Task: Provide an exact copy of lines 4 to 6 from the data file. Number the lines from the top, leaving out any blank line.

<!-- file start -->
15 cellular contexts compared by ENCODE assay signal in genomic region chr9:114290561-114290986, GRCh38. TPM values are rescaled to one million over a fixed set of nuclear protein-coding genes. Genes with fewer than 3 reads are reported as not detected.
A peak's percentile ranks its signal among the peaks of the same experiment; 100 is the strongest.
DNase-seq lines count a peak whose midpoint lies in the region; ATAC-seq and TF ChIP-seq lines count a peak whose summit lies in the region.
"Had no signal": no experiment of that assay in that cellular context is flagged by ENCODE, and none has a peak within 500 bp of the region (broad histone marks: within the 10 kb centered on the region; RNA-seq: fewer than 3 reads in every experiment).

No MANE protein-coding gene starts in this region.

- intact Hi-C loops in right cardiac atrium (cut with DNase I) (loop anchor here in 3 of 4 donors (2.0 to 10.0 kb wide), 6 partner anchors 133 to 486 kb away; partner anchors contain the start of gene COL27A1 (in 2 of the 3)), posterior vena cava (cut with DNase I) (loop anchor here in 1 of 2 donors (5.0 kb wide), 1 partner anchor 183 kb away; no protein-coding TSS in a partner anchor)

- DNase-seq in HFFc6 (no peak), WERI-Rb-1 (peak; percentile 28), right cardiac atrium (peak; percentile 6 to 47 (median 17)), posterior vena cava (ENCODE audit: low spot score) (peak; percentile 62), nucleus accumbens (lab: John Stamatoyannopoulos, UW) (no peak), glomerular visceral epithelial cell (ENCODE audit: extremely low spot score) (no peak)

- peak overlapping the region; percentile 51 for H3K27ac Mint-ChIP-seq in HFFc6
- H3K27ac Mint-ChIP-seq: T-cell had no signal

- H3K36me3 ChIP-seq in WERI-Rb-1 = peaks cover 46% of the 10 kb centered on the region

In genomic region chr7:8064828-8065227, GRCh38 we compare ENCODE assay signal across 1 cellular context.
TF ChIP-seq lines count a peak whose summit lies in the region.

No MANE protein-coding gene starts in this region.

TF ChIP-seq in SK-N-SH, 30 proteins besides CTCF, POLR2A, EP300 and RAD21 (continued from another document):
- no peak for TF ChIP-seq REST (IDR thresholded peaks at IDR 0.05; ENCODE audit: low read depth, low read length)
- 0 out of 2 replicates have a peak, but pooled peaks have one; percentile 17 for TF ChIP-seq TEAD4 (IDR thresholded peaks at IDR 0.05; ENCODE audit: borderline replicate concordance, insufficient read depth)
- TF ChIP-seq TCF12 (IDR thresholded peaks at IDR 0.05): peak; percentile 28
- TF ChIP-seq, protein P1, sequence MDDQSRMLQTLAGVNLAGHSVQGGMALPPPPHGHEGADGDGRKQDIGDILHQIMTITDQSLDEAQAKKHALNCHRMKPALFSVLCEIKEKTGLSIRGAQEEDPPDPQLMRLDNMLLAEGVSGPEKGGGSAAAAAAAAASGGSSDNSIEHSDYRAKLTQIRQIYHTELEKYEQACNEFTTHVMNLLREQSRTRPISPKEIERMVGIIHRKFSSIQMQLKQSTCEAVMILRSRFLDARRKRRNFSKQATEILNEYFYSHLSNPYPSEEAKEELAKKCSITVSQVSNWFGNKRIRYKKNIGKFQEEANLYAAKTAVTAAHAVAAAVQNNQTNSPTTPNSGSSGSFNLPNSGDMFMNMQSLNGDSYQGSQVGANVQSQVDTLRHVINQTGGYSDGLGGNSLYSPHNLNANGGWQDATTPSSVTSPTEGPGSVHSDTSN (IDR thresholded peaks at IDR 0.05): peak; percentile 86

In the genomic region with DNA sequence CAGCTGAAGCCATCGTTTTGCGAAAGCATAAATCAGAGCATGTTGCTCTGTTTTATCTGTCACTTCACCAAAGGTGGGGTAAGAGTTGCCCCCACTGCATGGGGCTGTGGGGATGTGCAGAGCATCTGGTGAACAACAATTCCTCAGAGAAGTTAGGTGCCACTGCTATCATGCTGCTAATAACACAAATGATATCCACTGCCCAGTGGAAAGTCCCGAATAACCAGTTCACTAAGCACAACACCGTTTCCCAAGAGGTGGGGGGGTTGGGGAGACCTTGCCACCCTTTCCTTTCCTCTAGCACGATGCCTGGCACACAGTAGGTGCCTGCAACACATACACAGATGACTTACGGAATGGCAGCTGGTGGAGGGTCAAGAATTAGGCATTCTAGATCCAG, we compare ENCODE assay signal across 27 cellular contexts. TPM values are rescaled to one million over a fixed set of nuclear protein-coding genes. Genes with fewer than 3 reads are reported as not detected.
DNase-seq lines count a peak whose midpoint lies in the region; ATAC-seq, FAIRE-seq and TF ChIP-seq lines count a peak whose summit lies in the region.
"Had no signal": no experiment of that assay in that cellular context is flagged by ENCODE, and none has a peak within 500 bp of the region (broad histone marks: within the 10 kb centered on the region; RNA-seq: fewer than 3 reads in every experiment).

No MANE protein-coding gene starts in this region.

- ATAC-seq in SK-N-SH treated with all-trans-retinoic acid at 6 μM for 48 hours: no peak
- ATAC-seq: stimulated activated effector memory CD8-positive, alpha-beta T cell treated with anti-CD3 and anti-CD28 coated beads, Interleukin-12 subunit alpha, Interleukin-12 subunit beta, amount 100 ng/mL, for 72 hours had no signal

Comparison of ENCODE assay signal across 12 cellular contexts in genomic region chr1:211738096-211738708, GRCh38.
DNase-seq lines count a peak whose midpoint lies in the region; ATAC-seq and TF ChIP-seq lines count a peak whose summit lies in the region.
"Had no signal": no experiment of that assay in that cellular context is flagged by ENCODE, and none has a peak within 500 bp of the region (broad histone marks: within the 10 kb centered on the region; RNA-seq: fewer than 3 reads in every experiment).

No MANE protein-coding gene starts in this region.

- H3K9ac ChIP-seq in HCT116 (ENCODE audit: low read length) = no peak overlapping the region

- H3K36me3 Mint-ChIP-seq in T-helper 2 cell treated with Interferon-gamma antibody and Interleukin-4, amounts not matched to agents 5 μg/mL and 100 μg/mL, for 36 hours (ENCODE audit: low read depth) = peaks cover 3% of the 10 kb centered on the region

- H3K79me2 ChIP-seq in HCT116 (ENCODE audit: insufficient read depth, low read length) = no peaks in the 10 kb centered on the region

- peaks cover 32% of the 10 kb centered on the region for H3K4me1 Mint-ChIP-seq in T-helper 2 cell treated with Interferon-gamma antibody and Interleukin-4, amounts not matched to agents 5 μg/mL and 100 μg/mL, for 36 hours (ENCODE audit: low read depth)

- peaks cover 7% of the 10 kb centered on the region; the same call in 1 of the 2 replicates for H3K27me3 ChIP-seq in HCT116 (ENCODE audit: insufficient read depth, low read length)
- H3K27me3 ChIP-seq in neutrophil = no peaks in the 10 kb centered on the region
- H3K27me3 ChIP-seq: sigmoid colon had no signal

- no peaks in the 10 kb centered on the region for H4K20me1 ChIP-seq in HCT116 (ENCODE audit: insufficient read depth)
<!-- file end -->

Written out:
"Had no signal": no experiment of that assay in that cellular context is flagged by ENCODE, and none has a peak within 500 bp of the region (broad histone marks: within the 10 kb centered on the region; RNA-seq: fewer than 3 reads in every experiment).

No MANE protein-coding gene starts in this region.

- intact Hi-C loops in right cardiac atrium (cut with DNase I) (loop anchor here in 3 of 4 donors (2.0 to 10.0 kb wide), 6 partner anchors 133 to 486 kb away; partner anchors contain the start of gene COL27A1 (in 2 of the 3)), posterior vena cava (cut with DNase I) (loop anchor here in 1 of 2 donors (5.0 kb wide), 1 partner anchor 183 kb away; no protein-coding TSS in a partner anchor)